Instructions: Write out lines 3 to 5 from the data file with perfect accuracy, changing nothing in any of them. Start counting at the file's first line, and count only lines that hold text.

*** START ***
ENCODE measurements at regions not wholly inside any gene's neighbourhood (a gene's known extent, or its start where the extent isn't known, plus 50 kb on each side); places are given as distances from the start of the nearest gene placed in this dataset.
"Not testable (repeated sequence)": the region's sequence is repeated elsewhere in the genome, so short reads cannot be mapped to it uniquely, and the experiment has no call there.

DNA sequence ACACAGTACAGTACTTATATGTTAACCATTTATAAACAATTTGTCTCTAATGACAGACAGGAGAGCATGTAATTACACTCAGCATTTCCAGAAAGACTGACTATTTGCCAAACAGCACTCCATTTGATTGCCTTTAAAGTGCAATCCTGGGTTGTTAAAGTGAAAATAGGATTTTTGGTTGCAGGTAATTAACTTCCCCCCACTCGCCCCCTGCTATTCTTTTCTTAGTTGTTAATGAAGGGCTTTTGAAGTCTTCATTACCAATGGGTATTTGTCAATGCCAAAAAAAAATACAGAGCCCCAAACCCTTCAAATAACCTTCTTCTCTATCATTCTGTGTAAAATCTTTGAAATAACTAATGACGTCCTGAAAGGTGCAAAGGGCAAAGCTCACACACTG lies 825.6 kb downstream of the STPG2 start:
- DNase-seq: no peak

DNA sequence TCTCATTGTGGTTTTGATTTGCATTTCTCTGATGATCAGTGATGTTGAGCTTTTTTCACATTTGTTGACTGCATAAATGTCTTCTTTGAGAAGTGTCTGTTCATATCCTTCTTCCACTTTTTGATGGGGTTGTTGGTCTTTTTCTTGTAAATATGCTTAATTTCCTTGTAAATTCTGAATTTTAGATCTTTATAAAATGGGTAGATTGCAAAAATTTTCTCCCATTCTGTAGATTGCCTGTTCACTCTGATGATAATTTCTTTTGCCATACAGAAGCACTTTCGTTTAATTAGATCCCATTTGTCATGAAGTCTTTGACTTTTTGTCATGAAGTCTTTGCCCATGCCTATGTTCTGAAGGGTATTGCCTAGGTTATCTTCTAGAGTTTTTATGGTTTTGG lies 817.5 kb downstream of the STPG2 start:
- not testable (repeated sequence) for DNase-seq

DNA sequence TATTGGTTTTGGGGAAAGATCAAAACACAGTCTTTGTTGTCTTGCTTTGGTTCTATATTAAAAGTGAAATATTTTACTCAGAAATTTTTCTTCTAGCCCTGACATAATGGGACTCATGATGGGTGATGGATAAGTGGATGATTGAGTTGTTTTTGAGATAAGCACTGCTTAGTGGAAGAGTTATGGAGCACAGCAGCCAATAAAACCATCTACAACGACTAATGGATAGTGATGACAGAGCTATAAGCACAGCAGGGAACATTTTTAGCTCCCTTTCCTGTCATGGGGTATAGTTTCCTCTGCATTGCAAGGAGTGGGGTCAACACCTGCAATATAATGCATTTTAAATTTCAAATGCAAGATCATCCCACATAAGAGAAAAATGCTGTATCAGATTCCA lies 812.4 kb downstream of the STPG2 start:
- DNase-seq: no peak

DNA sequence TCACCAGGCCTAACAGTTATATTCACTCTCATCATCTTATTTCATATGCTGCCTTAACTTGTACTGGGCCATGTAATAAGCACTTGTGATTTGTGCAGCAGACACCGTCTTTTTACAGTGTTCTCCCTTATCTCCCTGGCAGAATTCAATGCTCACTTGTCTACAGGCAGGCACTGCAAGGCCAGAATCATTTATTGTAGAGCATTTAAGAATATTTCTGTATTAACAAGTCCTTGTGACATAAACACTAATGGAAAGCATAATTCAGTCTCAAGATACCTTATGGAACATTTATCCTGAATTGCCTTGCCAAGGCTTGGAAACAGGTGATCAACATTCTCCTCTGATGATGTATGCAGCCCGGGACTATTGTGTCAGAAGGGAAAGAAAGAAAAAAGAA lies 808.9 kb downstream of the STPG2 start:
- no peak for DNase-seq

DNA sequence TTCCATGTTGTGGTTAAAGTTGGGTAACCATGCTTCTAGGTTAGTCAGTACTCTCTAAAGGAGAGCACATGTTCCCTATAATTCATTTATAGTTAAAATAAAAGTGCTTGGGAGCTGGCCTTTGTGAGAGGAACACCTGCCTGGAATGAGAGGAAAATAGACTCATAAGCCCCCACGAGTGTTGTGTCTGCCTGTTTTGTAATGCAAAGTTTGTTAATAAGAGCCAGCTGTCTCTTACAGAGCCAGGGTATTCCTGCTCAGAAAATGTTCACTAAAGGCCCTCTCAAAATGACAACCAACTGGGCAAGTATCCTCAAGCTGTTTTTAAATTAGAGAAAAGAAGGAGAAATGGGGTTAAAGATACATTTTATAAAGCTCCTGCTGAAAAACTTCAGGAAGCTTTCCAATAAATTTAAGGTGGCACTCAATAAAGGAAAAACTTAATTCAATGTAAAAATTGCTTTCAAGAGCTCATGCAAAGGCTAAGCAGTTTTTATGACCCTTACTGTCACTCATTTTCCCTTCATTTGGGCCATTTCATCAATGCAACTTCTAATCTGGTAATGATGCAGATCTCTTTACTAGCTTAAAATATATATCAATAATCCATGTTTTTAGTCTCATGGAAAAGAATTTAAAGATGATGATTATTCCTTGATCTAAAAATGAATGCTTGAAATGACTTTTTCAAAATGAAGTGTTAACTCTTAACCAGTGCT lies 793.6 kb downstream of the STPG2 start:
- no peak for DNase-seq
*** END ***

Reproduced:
DNA sequence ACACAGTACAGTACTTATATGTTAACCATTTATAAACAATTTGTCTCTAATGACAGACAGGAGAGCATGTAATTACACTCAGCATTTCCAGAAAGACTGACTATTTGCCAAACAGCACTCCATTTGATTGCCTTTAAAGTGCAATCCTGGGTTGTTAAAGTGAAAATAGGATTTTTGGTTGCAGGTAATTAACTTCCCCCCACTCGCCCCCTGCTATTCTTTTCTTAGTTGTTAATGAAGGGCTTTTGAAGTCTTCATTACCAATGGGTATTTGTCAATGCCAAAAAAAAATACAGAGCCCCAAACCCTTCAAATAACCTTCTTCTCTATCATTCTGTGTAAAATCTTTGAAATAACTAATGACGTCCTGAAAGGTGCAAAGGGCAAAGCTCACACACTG lies 825.6 kb downstream of the STPG2 start:
- DNase-seq: no peak

DNA sequence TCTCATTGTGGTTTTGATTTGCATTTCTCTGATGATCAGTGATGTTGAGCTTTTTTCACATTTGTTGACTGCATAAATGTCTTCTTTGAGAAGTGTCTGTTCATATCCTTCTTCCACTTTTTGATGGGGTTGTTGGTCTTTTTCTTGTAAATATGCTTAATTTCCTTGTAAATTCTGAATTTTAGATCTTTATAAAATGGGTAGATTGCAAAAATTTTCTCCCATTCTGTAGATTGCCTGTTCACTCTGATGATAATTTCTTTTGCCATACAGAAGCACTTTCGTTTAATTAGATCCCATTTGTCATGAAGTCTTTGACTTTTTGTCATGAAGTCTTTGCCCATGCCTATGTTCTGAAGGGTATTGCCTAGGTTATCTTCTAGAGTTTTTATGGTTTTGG lies 817.5 kb downstream of the STPG2 start: